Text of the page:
Ms. Svartstein-Bourjade said the global candle market was valued at more than $10 billion in annual sales, with the United States as the largest segment, accounting for more than a third of all sales. She said that many fashion and perfume companies, including Dior, Frédéric Malle, Aqua Di Parma and Maison Margiela, had been expanding their lines.
“A side effect of the pandemic,” said Hubert Bocquelet, general manager of the French association of candle producers, the Syndicat Général de Fabrication des Bougies et Ciriers de France, “was positive for the candle industry, since consumers looked for comfort products, and scented candles responded to that need.
“Until last year the sales were positive, with steady growth,” he said. “This is apparently being challenged now by inflation in Europe, and it seems that some consumers are cautious and maybe buying less comfort products.”
Ms. Svartstein-Bourjade declined to disclose annual revenue of the company, which has been owned by the Blondeau family for the past 40 years. But she said Trudon manufactures a few hundred thousand candles a year and that “sales have mainly accelerated over the past five years — multiplied by almost four — along with a strong international expansion.” It has a total of 87 workers, including those in its shops around the world.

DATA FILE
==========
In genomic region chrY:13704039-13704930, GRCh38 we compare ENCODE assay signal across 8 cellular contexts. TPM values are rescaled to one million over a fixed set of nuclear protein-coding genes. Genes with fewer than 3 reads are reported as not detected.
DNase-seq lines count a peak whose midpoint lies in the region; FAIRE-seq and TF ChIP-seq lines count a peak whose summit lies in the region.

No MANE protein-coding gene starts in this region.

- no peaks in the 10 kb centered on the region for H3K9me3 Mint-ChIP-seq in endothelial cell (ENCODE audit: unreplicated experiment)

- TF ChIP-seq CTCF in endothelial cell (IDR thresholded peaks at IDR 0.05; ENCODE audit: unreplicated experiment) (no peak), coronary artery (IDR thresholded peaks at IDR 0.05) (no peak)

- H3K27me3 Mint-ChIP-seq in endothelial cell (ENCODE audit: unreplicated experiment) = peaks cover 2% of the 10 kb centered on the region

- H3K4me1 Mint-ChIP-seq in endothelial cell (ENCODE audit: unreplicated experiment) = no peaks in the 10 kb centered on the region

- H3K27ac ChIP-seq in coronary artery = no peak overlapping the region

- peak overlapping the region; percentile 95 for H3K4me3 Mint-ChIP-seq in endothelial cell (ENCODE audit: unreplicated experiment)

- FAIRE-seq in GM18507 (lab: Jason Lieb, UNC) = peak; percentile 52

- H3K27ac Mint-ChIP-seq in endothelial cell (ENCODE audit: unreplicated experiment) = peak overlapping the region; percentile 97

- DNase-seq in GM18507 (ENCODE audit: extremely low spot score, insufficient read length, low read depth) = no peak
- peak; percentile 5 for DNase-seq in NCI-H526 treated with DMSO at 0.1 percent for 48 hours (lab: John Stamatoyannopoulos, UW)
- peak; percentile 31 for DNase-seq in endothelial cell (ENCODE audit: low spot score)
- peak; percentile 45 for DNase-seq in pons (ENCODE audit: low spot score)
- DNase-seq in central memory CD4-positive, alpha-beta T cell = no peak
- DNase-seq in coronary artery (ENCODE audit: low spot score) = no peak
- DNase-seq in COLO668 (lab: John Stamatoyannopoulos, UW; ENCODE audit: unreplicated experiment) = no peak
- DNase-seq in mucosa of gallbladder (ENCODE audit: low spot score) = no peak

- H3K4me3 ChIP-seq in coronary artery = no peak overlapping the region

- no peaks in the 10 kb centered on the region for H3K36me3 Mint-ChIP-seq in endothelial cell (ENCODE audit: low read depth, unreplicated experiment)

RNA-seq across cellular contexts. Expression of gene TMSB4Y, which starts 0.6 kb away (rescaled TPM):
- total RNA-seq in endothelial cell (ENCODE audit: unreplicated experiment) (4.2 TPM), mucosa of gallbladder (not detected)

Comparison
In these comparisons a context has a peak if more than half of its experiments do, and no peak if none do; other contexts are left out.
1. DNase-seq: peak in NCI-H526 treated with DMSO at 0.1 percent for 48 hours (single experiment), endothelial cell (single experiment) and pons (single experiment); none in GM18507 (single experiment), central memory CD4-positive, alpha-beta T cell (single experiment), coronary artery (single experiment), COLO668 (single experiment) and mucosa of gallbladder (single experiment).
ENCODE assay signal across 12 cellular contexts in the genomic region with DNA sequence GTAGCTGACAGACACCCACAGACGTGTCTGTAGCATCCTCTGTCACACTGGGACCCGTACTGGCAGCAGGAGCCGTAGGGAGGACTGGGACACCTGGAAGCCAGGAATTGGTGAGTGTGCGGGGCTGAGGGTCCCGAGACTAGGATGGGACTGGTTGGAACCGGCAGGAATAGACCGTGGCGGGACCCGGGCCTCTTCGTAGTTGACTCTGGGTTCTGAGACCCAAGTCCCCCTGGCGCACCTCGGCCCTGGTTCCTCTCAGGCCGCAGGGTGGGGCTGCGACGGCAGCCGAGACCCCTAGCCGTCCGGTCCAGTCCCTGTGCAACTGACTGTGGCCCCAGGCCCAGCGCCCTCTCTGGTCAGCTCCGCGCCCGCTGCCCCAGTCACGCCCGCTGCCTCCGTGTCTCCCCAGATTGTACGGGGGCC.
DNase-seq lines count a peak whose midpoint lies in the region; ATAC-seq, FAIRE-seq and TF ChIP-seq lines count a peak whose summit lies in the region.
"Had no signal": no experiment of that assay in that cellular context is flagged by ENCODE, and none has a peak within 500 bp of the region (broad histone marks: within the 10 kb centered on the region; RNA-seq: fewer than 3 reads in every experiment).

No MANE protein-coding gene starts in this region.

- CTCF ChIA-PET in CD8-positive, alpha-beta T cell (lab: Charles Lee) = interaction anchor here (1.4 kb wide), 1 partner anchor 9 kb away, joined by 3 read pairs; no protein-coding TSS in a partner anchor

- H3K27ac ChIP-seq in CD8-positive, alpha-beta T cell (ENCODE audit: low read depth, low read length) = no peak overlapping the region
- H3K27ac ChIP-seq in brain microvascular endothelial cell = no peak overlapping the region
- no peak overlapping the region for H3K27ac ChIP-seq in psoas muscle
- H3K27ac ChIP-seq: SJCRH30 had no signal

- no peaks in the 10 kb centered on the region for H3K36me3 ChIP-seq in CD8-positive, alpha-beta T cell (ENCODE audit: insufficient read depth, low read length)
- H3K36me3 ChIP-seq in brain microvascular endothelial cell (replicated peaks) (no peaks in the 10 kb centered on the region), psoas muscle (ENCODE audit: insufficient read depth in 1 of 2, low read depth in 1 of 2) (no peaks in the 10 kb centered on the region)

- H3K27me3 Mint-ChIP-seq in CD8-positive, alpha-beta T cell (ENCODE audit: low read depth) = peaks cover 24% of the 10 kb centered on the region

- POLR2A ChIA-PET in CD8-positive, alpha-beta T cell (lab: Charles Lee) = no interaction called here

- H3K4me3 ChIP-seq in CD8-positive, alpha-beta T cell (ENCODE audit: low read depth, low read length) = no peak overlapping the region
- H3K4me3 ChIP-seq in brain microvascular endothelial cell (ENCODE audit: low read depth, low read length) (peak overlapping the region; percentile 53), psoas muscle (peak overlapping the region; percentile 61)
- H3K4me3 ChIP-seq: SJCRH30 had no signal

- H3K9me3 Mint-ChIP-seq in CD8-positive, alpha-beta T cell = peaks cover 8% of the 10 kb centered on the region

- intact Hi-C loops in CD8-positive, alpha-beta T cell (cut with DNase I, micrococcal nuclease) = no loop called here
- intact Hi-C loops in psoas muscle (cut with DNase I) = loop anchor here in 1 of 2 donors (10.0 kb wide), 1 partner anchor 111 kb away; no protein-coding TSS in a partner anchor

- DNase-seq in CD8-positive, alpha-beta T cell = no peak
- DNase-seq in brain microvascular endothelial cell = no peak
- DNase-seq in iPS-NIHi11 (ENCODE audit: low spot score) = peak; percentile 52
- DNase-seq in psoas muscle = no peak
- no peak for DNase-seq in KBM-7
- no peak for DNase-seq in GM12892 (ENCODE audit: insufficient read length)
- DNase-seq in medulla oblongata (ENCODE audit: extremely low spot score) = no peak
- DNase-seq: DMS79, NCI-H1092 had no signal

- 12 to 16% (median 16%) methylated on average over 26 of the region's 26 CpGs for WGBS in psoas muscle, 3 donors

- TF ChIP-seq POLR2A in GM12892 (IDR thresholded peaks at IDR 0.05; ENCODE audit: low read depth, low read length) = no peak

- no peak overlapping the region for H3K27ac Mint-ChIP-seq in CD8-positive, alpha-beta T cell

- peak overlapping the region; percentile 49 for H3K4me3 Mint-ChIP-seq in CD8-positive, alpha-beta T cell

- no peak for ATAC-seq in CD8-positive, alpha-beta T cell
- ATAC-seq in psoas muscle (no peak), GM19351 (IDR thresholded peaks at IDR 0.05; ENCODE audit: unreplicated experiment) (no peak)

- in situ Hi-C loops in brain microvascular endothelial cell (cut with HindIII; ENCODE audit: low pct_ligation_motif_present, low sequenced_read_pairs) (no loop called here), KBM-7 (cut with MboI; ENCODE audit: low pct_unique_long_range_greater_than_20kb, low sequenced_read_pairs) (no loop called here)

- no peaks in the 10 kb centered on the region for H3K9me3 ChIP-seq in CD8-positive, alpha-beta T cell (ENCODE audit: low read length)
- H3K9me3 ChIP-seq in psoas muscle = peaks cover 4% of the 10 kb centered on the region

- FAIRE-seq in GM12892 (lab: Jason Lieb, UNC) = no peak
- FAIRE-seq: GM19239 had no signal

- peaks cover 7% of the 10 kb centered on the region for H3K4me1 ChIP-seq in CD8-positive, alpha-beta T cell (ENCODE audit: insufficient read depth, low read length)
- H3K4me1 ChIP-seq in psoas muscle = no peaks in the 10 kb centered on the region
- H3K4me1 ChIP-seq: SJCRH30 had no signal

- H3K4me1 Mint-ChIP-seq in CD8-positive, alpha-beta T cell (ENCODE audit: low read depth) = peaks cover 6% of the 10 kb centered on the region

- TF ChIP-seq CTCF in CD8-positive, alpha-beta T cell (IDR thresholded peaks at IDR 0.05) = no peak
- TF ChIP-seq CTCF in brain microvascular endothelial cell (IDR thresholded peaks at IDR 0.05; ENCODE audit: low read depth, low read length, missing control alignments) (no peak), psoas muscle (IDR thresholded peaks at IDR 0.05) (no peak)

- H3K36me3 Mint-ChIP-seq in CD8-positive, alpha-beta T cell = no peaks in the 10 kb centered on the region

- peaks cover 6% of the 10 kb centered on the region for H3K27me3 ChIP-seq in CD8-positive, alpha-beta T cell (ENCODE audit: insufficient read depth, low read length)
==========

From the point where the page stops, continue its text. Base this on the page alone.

To keep pace with demand, the manufacturing plant “is nearly doubling in size, from 2,400 square meters to 4,400,” or from 25,835 square feet to 47,360 square feet, Mr. Pruvost said one recent autumn morning as he pushed open the doors of the existing structure, which resembled an airplane hangar. The extension has been built; workers now are completing the interior and expect to be finished by January.